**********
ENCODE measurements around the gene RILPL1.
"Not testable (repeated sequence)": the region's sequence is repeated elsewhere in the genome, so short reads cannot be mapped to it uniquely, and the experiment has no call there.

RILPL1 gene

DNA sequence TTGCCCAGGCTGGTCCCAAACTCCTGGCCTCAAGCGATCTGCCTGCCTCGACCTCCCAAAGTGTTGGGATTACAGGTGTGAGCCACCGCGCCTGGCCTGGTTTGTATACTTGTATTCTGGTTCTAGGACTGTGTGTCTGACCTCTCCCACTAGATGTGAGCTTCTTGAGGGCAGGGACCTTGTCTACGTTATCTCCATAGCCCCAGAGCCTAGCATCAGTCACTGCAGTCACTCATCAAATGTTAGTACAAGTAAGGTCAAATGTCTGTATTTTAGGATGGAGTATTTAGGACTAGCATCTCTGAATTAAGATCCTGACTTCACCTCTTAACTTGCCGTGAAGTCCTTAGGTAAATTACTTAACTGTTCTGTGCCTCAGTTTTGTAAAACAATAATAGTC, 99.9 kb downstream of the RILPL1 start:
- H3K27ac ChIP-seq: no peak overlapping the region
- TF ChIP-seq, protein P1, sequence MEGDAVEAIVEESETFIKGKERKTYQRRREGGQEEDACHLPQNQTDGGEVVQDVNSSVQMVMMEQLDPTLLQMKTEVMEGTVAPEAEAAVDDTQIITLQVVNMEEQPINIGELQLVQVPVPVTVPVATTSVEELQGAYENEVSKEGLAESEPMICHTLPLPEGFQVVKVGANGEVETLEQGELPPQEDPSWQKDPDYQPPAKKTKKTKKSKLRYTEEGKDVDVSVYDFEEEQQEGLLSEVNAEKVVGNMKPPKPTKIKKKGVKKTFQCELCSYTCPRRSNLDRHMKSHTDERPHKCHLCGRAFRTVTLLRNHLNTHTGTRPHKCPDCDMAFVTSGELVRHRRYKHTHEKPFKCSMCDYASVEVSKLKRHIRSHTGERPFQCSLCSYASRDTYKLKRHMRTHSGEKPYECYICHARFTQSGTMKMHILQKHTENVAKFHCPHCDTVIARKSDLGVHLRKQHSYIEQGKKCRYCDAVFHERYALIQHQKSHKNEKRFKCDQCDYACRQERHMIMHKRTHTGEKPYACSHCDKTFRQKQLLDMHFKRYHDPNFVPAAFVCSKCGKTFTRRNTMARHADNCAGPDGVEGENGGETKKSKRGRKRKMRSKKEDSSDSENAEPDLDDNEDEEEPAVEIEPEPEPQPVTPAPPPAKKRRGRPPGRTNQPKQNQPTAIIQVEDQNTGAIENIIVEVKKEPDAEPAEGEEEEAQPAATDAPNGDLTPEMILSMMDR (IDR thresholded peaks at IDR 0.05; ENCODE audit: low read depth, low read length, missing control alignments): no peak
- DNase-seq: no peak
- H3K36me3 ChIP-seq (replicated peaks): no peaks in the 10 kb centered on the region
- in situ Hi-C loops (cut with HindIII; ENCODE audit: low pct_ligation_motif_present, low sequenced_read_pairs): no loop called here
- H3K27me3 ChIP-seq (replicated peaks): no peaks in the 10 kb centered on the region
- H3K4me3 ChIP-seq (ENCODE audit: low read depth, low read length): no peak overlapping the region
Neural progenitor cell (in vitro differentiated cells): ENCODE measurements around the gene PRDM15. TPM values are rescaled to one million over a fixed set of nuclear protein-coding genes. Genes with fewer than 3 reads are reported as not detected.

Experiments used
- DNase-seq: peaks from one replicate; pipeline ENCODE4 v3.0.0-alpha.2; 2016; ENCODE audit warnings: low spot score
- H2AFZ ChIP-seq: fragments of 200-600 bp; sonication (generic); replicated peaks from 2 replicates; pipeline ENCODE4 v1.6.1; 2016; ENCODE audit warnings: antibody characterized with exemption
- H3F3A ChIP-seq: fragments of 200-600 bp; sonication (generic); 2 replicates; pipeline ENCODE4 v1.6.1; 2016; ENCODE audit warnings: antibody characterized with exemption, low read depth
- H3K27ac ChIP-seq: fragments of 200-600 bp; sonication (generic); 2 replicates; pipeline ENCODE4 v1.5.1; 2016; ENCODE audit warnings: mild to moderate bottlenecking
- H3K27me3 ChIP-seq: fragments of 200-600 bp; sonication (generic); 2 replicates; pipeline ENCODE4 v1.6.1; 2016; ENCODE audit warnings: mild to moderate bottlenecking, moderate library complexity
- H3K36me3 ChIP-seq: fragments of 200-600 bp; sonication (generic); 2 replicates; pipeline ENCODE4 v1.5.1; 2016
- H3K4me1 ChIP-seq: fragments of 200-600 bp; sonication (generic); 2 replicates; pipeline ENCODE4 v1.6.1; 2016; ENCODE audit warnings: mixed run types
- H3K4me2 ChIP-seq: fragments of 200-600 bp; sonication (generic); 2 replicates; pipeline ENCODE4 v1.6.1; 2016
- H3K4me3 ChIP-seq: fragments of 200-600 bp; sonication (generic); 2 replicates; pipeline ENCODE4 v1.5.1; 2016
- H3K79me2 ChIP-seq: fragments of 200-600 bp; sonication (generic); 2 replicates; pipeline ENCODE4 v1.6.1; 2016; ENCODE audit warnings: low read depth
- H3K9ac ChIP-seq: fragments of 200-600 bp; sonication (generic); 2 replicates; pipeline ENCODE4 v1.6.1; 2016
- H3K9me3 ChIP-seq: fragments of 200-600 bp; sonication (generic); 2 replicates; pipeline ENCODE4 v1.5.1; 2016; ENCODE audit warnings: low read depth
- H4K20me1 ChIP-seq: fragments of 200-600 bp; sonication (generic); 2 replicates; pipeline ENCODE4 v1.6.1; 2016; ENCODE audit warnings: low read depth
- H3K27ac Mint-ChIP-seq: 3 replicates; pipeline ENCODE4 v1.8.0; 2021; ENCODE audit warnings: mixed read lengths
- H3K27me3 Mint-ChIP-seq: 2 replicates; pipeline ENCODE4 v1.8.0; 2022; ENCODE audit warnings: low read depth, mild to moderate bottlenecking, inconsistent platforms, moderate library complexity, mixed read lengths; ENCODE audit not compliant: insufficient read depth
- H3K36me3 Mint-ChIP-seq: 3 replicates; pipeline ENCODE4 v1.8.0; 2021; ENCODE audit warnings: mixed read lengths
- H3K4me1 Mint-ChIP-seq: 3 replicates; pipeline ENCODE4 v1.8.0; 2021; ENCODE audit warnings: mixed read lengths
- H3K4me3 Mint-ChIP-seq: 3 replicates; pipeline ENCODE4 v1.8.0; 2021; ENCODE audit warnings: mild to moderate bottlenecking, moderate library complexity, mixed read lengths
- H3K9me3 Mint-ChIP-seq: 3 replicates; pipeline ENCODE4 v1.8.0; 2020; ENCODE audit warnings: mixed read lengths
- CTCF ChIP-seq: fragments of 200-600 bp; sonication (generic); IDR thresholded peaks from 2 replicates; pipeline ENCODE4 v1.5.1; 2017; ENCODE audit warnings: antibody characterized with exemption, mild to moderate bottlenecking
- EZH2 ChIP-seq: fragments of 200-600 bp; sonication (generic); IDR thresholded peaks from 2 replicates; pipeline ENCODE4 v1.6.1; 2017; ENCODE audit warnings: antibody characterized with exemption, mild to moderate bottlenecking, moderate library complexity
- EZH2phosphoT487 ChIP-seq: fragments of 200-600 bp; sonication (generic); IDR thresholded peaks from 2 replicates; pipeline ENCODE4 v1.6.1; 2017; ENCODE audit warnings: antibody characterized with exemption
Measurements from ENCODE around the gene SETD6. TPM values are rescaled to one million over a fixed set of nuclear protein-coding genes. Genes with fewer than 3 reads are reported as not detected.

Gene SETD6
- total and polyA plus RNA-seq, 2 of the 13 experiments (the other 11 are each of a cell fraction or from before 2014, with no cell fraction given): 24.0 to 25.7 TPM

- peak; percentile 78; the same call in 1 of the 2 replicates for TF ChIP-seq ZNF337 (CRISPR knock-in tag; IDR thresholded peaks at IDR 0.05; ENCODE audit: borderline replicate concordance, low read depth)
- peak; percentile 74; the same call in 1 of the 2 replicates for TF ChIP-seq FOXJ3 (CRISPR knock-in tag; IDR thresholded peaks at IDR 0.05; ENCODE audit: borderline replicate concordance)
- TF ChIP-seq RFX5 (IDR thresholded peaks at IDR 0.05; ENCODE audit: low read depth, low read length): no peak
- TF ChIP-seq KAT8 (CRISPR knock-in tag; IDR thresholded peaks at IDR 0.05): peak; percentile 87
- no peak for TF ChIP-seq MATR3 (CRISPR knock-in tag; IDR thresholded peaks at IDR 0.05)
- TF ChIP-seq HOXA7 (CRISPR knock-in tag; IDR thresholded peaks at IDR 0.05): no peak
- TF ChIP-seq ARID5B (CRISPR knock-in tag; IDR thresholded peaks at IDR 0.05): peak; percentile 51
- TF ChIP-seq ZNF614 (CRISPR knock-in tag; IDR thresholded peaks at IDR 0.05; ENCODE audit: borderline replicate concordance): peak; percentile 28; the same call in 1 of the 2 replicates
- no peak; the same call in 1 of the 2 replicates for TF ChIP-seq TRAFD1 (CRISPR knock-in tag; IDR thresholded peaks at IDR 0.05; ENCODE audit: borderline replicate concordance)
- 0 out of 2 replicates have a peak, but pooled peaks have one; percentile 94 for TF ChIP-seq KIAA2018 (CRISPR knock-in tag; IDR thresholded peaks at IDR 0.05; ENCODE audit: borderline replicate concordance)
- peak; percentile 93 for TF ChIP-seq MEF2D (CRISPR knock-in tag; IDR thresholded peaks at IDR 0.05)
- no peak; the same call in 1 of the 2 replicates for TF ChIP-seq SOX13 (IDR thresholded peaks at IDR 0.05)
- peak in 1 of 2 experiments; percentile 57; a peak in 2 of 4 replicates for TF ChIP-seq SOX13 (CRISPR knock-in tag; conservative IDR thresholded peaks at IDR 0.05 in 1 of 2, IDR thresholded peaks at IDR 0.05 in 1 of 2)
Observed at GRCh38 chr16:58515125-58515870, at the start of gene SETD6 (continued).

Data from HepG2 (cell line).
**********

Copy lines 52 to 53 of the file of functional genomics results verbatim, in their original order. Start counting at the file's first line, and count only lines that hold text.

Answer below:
Observed at GRCh38 chr16:58515125-58515870, at the start of gene SETD6 (continued).

Data from HepG2 (cell line).